Each of the GOP measures introduced so far recommend pilfering as much as $10 million from the General Fund. Perhaps this is why they've avoided Democrats who would never support robbing potential education funds to fix a problem the majority party has ignored for over six years. As it stands, our Democratic plan addresses Idaho's complex transportation funding needs without raiding the General Fund. This long-term approach is echoed in a press release from AAA of Idaho.
Speaking of transportation, S1108a provides requirements for testing autonomously-driven vehicles, a rapidly growing technology. This bill requires that these vehicles meet federal standards and regulations, requirements for testing or operation on highways within the state, and insurance coverage. However, besides an age requirement and a driver's license, a driver does not need a certification or proof of aptitude before taking these vehicles on test drives on open highways. The bill was purposefully broad according to the sponsor, Senator Bert Brackett, but this could put the public at risk. More concerning, the testing companies are only required to have liability insurance of $1 million and manufacturers and dealers are exempt from liability. I support the concept of driverless cars, but not at the risk of public safety with minimal liability insurance. I voted no but the bill narrowly passed 18-17 and heads to the House.
S1115 is the appropriation to the Idaho Department of Fish & Game (IDFG) for one-time projects around the state, including the Rock Creek project in Croy Canyon. The bill was not requesting additional funding to the IDFG budget, nor from the General Fund, but only the spending authority to use the federal aid funds from Pittman Robertson. Funds from Pittman Robertson are derived from a federal excise tax placed on firearms and ammunition and are intended for wildlife restoration purposes, including acquisitions.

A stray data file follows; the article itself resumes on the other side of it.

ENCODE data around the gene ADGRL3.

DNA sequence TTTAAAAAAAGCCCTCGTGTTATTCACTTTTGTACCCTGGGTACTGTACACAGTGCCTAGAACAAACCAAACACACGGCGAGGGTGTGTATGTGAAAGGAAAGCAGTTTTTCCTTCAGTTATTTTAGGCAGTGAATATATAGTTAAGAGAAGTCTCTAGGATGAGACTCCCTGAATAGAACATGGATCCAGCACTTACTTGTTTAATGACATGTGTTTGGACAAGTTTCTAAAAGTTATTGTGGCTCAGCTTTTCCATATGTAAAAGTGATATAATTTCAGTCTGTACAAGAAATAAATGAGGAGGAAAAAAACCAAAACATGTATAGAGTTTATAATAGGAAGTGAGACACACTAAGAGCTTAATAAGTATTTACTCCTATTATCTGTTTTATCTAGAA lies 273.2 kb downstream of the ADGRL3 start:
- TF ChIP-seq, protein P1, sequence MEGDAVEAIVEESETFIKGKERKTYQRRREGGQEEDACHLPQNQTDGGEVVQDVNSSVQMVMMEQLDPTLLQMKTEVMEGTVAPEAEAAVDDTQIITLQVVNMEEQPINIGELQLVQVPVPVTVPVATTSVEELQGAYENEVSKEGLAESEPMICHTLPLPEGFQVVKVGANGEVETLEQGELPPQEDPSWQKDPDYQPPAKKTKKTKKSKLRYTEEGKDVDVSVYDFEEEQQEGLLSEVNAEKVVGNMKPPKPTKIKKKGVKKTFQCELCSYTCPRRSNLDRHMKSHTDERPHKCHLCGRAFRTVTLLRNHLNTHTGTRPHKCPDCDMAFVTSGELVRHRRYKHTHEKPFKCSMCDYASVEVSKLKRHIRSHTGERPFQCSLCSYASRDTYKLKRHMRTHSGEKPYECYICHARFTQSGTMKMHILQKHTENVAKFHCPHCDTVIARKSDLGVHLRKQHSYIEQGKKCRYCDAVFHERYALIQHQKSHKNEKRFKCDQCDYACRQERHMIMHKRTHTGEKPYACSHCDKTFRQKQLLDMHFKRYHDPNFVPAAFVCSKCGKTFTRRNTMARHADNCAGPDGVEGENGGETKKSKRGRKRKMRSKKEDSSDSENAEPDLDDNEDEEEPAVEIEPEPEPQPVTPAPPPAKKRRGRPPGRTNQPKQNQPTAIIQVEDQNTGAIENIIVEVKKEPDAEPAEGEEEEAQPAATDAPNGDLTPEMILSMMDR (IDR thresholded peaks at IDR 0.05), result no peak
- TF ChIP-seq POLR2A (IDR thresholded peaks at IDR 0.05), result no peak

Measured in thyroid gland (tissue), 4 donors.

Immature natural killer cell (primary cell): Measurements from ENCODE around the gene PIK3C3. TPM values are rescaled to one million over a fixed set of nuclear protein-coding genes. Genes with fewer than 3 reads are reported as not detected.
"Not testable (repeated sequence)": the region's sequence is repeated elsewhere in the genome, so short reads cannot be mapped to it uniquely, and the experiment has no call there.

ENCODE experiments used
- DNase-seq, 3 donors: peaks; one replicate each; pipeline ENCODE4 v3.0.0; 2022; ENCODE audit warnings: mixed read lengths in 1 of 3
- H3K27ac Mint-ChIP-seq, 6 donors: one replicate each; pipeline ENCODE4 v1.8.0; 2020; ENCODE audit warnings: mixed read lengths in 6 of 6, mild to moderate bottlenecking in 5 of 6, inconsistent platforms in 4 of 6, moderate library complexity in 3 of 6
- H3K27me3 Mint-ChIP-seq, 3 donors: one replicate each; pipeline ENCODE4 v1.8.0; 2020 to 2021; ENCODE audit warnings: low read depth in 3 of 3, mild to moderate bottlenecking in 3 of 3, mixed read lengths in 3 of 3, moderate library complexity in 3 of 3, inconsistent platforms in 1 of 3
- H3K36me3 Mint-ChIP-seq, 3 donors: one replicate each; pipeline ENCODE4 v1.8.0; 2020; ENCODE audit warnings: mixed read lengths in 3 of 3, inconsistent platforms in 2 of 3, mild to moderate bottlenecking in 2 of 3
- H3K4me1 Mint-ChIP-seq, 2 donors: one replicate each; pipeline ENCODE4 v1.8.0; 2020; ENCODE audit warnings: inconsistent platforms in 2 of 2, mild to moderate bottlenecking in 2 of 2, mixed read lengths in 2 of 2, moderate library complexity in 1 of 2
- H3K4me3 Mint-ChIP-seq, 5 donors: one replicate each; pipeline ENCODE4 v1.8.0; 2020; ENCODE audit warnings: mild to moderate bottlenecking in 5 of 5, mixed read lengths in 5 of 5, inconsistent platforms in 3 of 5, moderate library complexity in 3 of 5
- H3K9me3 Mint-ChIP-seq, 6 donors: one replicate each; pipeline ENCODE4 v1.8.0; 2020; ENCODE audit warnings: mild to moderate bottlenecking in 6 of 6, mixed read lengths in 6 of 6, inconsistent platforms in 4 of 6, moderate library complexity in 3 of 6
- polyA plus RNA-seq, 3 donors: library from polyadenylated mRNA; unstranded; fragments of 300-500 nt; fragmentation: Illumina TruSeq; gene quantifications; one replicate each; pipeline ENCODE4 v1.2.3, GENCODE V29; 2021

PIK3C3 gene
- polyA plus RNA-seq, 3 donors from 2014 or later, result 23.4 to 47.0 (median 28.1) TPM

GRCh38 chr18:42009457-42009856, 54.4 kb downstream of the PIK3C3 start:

Rock Creek, the 10,400 acre parcel privately owned by the Rinker family, was offered to IDFG because the family wants Rock Creek to be a wildlife management area (WMA) open to the public and managed for grazing and recreation as opposed to a residential development. The intent is to leave a legacy of a working landscape with its conservation values preserved and public access maintained instead of private and closed. Rock Creek WMA's wildlife and landscape would have been available to all Idahoans. The Senate passed the bill overwhelmingly but, sadly, the House narrowly defeated it 34-35-1.
I was the floor sponsor of House Joint Memorial 5 which has now passed both chambers. While it has no force of law, this memorial sends a positive message in asking the President to embrace a collaborative process in managing the Boulder White Clouds area of Central Idaho, which includes portions of District 26. As a longtime proponent of collaboratives, I was happy to promote this memorial so thoughtfully crafted by Representative Merrill Beyeler of Leadore.